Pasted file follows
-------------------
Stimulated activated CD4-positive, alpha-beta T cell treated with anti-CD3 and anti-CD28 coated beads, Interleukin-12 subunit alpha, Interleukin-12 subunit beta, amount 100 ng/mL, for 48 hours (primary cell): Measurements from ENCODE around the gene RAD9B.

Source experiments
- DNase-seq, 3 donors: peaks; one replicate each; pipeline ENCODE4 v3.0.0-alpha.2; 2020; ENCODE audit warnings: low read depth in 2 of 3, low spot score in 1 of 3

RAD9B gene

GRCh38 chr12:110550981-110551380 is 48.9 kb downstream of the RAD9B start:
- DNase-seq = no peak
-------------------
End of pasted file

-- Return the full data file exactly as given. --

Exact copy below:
Stimulated activated CD4-positive, alpha-beta T cell treated with anti-CD3 and anti-CD28 coated beads, Interleukin-12 subunit alpha, Interleukin-12 subunit beta, amount 100 ng/mL, for 48 hours (primary cell): Measurements from ENCODE around the gene RAD9B.

Source experiments
- DNase-seq, 3 donors: peaks; one replicate each; pipeline ENCODE4 v3.0.0-alpha.2; 2020; ENCODE audit warnings: low read depth in 2 of 3, low spot score in 1 of 3

RAD9B gene

GRCh38 chr12:110550981-110551380 is 48.9 kb downstream of the RAD9B start:
- DNase-seq = no peak